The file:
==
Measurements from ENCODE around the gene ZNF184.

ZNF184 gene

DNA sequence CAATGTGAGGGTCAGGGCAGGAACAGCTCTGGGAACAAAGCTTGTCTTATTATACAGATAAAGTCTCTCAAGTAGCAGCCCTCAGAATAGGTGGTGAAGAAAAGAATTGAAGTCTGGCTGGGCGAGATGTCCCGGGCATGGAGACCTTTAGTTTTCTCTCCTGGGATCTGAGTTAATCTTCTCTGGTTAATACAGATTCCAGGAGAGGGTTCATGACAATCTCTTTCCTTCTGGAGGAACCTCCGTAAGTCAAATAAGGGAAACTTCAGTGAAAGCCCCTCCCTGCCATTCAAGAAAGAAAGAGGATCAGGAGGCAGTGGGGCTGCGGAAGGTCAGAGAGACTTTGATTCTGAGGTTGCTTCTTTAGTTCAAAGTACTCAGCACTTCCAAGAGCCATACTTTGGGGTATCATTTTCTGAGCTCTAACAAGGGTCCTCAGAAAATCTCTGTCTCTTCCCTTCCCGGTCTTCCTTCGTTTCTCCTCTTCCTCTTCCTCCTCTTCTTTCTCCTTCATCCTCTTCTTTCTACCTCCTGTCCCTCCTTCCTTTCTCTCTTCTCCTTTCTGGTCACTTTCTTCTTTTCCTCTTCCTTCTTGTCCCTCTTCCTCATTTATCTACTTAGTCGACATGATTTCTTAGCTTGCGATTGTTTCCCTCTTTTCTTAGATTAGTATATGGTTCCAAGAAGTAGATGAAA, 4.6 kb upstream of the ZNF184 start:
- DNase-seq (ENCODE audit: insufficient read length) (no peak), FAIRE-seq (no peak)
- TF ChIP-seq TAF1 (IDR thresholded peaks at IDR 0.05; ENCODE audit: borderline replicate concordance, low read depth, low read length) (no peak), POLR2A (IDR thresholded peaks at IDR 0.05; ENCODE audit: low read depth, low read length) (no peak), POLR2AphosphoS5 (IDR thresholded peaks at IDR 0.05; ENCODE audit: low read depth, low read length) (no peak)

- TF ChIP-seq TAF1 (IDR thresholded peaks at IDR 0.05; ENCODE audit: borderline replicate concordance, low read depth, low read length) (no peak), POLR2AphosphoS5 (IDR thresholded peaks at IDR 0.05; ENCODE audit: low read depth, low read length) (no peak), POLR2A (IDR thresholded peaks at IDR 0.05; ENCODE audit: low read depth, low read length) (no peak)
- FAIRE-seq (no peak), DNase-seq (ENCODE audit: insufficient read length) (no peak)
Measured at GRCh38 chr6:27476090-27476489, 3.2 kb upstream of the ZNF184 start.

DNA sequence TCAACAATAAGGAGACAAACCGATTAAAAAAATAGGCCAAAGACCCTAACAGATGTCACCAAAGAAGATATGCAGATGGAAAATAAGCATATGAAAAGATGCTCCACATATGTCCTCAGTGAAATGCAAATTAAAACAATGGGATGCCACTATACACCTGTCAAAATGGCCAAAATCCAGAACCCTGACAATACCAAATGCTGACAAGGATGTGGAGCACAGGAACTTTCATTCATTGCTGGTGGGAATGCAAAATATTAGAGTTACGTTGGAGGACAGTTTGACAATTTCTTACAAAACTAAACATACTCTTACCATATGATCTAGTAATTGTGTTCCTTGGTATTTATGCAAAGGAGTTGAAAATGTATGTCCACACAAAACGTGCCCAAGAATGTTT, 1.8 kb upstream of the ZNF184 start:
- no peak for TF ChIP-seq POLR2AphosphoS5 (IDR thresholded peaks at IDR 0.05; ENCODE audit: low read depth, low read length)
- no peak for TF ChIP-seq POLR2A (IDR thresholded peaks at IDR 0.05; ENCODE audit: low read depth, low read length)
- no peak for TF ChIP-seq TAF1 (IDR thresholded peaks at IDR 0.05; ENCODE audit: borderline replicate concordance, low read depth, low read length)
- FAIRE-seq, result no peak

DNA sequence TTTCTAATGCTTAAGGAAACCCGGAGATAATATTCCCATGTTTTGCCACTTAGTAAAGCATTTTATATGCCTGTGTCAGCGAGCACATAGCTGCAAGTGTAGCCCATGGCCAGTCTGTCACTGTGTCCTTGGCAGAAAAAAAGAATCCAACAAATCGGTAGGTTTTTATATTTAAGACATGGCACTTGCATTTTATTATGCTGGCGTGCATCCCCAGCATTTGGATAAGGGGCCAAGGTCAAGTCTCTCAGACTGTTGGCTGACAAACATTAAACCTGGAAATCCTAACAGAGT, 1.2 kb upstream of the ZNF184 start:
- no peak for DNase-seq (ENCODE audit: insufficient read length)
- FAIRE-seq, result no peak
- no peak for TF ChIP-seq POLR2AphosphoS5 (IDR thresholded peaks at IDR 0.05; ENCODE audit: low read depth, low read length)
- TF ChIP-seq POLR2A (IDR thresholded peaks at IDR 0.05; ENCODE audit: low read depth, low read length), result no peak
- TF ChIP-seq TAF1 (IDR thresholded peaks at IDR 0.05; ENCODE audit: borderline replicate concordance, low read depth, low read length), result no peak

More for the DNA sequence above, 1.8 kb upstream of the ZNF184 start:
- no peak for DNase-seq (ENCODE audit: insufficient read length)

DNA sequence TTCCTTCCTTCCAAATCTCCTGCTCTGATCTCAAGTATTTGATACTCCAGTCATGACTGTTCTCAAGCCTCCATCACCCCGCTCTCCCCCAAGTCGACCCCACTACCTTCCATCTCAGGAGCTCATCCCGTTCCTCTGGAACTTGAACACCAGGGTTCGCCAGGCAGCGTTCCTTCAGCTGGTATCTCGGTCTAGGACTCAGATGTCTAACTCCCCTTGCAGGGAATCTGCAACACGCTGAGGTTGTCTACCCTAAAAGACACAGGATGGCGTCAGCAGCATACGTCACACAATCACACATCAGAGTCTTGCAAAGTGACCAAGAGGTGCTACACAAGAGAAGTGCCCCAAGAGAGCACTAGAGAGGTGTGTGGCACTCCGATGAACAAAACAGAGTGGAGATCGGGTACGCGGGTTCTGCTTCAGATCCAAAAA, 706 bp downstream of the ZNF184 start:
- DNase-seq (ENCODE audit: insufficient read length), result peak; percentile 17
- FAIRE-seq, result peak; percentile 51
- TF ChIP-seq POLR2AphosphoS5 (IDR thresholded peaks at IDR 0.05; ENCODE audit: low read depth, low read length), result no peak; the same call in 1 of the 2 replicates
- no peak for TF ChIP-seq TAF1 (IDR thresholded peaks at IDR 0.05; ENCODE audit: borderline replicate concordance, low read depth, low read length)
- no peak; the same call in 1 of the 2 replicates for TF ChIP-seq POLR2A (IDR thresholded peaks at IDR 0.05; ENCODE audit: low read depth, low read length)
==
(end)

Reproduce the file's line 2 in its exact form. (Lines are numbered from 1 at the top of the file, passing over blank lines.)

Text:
ZNF184 gene